• 34.2k
9 votes

Are there heavenly bodies between galaxies?

The Big-Bang was not an explosion in empty space. Inter-galactic space is not empty, there is an inter-galactic medium, gas clouds and material ejected from galaxies, including stars and possibly ...
9 votes
Accepted

Why do stars rotate slower than they're expected to?

There are two phases to this problem. In order to accrete into stars, a huge amount of angular momentum must be lost to allow so much mass to gather into a small volume. A second problem is how stars ...
  • 120k
9 votes

How many generations of stars can be formed in the Stelliferous Era?

One can make a theoretical upper bound by considering the most short-lived star possible $\tau_{short}$, and a large supply of initial hydrogen $M_H$. Then one could calculate the fraction hydrogen ...
9 votes

Could a quasi-neutron-star exist between the maximum mass of a star and the mass of a quasi-star?

You couldn't have a quasi-star with a neutron star at its core; the formation of the neutron star, unlike the collapse to a black hole, would be accompanied by a shockwave and a burst of energetic ...
  • 3,226
8 votes

Could the earth become a star if more mass was added?

Regarding the title: Yes. Does this mean that the star started off as a planet? Yes, a star could technically start out as a planet, if it accreted enough mass. However, this is extremely unlikely,...
8 votes
Accepted

What is the origin of the dust near the sun?

There are two primary dust populations near 1 AU, interplanetary dust (IPD) and interstellar dust (ISD) [Mann, 2010]. I also discussed dust observations in detail at https://physics.stackexchange.com/...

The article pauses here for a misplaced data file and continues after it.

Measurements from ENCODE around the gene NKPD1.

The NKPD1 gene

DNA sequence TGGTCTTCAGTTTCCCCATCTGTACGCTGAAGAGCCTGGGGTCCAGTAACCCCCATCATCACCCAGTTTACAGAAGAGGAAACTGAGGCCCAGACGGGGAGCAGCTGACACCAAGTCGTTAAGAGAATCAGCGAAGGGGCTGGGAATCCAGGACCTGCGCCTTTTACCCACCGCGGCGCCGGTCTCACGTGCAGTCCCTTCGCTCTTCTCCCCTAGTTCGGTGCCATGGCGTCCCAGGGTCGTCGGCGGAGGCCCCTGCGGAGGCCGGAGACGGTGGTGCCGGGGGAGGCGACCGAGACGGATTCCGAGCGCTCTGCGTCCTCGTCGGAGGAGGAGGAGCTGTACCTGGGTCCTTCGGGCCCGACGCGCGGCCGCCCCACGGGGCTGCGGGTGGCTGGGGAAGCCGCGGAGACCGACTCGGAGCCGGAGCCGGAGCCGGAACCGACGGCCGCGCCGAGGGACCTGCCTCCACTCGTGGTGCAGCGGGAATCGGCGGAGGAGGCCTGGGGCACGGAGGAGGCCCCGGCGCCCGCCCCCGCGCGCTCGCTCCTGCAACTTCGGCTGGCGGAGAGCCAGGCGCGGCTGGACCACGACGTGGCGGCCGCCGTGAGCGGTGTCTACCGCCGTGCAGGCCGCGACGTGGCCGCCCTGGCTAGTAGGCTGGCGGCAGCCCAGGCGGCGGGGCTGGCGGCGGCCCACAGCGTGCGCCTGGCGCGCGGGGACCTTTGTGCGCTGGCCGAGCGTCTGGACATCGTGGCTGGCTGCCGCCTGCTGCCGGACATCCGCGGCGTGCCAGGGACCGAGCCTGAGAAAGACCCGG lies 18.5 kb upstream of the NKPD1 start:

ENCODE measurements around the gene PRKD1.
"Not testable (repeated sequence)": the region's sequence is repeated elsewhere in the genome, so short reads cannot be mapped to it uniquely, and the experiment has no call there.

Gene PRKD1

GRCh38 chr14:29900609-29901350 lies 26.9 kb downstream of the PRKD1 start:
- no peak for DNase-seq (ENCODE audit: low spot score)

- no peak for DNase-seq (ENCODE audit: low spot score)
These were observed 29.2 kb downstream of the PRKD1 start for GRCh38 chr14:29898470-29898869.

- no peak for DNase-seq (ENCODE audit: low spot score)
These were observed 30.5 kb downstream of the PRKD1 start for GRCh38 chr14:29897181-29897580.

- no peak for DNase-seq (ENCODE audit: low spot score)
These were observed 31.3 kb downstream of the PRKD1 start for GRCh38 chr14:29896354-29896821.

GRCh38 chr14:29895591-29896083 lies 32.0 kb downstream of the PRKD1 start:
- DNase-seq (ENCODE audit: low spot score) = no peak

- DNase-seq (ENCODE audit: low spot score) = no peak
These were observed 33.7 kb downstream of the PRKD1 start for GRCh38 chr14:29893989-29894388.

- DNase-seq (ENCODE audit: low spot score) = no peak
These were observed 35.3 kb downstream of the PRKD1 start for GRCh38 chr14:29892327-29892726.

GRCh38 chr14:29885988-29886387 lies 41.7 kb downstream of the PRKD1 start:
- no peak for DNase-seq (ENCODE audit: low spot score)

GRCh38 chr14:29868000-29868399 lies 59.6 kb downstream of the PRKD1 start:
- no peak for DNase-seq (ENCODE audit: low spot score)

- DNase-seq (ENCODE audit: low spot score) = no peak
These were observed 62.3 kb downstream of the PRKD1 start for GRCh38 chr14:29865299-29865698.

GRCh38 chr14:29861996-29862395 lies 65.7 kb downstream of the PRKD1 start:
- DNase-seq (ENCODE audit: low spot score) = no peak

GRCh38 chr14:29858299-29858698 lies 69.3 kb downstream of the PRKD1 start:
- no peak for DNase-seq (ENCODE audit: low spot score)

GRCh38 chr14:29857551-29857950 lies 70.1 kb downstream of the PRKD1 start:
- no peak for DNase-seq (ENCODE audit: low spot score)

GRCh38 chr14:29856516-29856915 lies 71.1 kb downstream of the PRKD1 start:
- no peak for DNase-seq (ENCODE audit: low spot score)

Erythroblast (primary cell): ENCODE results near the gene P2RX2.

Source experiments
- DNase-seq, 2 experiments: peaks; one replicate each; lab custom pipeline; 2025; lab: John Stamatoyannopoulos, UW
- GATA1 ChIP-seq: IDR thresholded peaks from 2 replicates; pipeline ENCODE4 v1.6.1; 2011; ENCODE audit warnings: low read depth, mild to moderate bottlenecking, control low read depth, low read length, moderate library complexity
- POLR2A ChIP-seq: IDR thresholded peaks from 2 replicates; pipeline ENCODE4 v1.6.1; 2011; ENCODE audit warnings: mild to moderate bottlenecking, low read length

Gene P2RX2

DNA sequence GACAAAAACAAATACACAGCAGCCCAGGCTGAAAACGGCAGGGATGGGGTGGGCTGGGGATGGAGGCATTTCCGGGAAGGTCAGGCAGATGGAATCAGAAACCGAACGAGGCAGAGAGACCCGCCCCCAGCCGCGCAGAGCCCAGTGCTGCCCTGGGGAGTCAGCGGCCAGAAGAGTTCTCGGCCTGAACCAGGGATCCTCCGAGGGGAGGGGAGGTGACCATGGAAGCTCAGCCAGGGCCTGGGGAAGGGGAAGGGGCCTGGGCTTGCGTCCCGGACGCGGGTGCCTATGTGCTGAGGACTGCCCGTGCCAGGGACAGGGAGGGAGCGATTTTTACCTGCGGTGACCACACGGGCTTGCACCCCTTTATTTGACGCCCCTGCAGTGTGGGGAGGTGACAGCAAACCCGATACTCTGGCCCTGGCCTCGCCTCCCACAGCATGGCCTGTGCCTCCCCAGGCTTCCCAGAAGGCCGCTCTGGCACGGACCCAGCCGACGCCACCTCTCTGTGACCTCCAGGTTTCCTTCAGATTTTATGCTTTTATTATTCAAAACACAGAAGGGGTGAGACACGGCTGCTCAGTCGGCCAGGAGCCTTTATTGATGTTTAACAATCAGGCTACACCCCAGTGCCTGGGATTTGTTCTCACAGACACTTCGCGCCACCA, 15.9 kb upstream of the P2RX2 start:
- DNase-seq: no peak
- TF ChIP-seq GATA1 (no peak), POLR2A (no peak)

8 votes
Accepted

Stellar nurseries in the "Shedding New Light on the Whirlpool Galaxy" video

Do stars tend to leave "these stellar nurseries" after a while, and it's only the short lifetime of the most massive stars that keeps them from leaving before going supernova? Yes. The lifetimes ...
  • 120k
8 votes

How much matter was ejected when the Solar System formed?

It is actually the other way around: First a massive accretion disc can form, through which material looses angular momentum and accretes onto the star radially, hence being angular momentum poor. ...
7 votes

Does the Sun rotate?

Yes, Sun has differential rotation. Movement of Sun spots is one of the proofs that Sun rotates. The differential rotation causes the weird twisted magnetic fields which shows in the Sun's prominence.
7 votes
Accepted

What does "EW(Hα)" mean?

"EW" stands for Equivalent Width. The equivalent width of a spectral line is essentially the range of continuum one would integrate over to get the same flux as the spectral line. In your case, this ...
  • 186
7 votes

If two binary brown dwarfs began to exchange gas with each other, would they both ignite into stars?

It is possible for two brown dwarfs to form a contact binary. This would not, of itself, cause core temperatures in either to rise. If the two brown dwarfs were to merge, the mass of the resulting ...
  • 94.2k
7 votes
Accepted

Black Dwarf Capabilities

A 1 solar mass, Earth sized black dwarf would have a surface gravity of about 360 000 g which probably rules out manned exploration by anything we would normally think of as human. For similar reasons,...
  • 9,928
7 votes
Accepted

Can a donut-shape planet or star be formed?

In principle, yes. In practice, no. The question has been studied for a long time. The classic treatment is Dyson's papers on "anchor rings" in 1893 (paper I, paper II) but it goes back to ...
7 votes
Accepted

Activity of M dwarf stars

The magnetic activity is driven by a dynamo that relies on a combination of rotation and convection. M dwarfs have large convection zones or are fully convective beyond spectral type M4. They also ...
  • 120k
7 votes

What will future populations of stars be like?

(Adams & Laughlin 1997) discuss the effect of increasing metallicity in the future. A higher metallicity increases the stellar burn rate since the density increases but the higher opacity reduces ...